I just past my second year anniversary at Health Market Science (HMS), and we’ve been working with Cassandra for almost the entirety of my career here. In that time, we have had remarkably few problems with it. Like few other technologies I’ve worked with, Cassandra “just works”.
But, as with *every* technology I’ve ever worked with, you eventually have some sort of issue, even if it is not with the technology itself, but rather your use of the technology. And that was the situation here. (gun? check. foot? check. aim… fire. =)
Here is our tale of when bullet met foot…
Our dependency on Cassandra has increased exponentially since its been in production. We’ve been adding product lines and clients to those product lines at an ever-increasing rate. And with that success, we’ve had to evolve the architecture over time, but some parts of the system have remained untouched because they’ve been cruising along. Over the last couple weeks, one of those parts reared its ugly head.
We’ve been scaling the nodes in our cluster vertically to accommodate demand. Our cluster is entirely virtual, so this was always the path of least resistance. Need more memory? No problem. Need more CPU? No problem. Need space/disk? We’ve got tons in our SAN. You do that a few times and with increasing frequency, and you can start to see a trend that doesn’t end well. =)
First, as we increased our memory footprint, we weren’t paying close enough attention to the tuning parameters in: http://www.datastax.com/docs/1.0/operations/tuning
We had our heap size set too large given our system memory, and that started causing hiccups in Cassandra. Once we brought that back in-line, we limped along for a few more weeks.
Then things came to a head last week. We saw the cliff at the end of the road. We found a “bug” in one of our client applications that was inadvertently introducing an artificial throttle. Fantastic! We make the code change (2 lines of code), do some testing, and release it to production. Bam, we increased our concurrency by orders of magnitude. Uh oh, what’s that? Cassandra is choking?
Cassandra started to garbage collect rapidly. We quickly consulted the google Gods and went to the Oracle (Matrix reference, NOT the DB manufacturer =) for advice: http://www.slideshare.net/aaronmorton/cassandra-sf-2013-in-case-of-emergency-break-glass. If you have not read through that presentation, do so before its too late. For performance tuning and C* diagnosis, there is no kung fu stronger than that of Aaron Morton (@aaronmorton).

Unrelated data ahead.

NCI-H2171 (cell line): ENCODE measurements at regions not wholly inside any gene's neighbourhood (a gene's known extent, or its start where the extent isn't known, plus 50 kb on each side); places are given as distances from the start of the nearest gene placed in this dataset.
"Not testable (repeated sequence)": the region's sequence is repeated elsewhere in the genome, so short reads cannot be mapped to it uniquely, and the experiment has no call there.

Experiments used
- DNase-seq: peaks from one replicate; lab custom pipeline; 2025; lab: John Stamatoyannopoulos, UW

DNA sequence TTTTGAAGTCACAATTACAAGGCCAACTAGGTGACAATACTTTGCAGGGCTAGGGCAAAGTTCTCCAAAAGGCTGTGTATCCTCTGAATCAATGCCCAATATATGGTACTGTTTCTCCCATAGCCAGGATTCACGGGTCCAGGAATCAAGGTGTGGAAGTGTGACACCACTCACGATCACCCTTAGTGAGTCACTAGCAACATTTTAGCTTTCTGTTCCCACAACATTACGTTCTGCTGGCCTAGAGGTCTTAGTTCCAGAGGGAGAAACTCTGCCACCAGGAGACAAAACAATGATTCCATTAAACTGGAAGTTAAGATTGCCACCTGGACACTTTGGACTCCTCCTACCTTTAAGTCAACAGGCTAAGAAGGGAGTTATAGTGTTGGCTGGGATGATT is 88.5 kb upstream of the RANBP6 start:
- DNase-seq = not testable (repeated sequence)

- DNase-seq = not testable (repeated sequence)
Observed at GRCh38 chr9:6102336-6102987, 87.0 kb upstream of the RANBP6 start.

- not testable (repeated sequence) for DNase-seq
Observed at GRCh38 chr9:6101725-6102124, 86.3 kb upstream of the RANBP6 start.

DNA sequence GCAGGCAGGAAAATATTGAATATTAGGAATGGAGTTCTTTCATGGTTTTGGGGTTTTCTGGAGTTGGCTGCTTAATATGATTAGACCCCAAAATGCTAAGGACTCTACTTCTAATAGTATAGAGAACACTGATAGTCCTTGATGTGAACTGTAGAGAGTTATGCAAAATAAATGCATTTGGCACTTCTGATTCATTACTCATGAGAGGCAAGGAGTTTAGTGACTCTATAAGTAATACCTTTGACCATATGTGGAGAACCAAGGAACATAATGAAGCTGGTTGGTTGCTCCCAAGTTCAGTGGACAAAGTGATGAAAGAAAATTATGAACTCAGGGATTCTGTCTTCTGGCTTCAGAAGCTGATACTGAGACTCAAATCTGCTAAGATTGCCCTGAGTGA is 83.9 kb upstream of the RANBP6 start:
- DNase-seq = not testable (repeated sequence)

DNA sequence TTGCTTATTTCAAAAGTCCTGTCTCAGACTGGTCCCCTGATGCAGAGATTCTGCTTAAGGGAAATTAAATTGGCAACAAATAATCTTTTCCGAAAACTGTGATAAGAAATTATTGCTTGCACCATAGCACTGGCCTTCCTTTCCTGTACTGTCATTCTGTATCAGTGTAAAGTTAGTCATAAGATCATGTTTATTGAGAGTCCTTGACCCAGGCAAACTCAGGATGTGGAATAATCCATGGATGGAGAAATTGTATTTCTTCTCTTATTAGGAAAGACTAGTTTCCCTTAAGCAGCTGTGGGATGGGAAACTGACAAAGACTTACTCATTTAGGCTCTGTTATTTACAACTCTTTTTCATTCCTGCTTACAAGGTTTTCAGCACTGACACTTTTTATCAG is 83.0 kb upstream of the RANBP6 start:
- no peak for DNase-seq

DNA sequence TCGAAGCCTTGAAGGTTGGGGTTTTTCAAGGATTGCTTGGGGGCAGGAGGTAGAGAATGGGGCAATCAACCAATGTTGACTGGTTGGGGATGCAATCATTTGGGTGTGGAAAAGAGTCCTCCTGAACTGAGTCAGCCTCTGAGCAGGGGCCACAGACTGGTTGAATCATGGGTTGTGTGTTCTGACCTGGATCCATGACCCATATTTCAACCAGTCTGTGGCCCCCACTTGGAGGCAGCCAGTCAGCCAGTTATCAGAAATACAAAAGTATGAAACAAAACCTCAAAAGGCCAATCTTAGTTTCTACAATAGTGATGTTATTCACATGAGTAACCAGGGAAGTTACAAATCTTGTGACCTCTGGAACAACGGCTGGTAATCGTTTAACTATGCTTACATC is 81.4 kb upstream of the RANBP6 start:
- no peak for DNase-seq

We started looking at tpstats and cfstats. All seemed relatively okay. What could be expanding our footprint?
Well, we have a boat-load of column families. We’ve evolved the architecture and our data model, and in the newer applications we’ve taken a virtual-keyspaces approach, consolidating data into a single large column family using composite row keys. But alas, the legacy data model remains in production. Many of those column families see very little traffic, but Cassandra still reserves some memory for them. That might have been the culprit, but those column families had been there since the beginning of time. We had to look deeper.
We had heard about Bloom Filter bloat, and we thought that might be the issue. But looking at the on-disk size of the filters (ls -al **/*Filter.db), everything seemed hunky-dory and could fit well within our monstrous heap. (in 1.2 these have been moved off heap)
Way back when we had a brilliant idea to introduce some server-side AOP code to act as triggers. Initially, we used them to keep indexes in sync: wide-rows, and even at one point we kept Elastic Search up-to-date with server-side triggers. This kept the client-side code simple-stupid. The apps connecting to C* didn’t need to know about any of our indexing mechanisms.
Eventually, we figured out that it was better to control that data flow in the app-layer (via Storm), but we still had AOP code server-side to manage the wide-rows. And despite the fact that I’ve recently been speaking out against our previous approach, that code was still in there. Could that be the be root cause? Our wide-rows were certainly getting wider… (into the millions of columns at this point)
One of our crew (kudos to sandrews) found JMeter Cassandra and started hammering away in a non-production environment. We attached a profiler, which exposed our problem — the AOP inside. Fortunately, we had already been working on a patch that removed the AOP from C*. The patch moved the AOP code to the client-side (point-cutting Hector instead of Thrift/Cassandra). We applied the patch and tested away.
Voila, C* was humming again, and we all lived happily ever after.
A big thanks to +Aaron Morton again for the help. You are a rock star. And to the crew at HMS, it’s an honor to work with such a talented, passionate team.
Good on ya.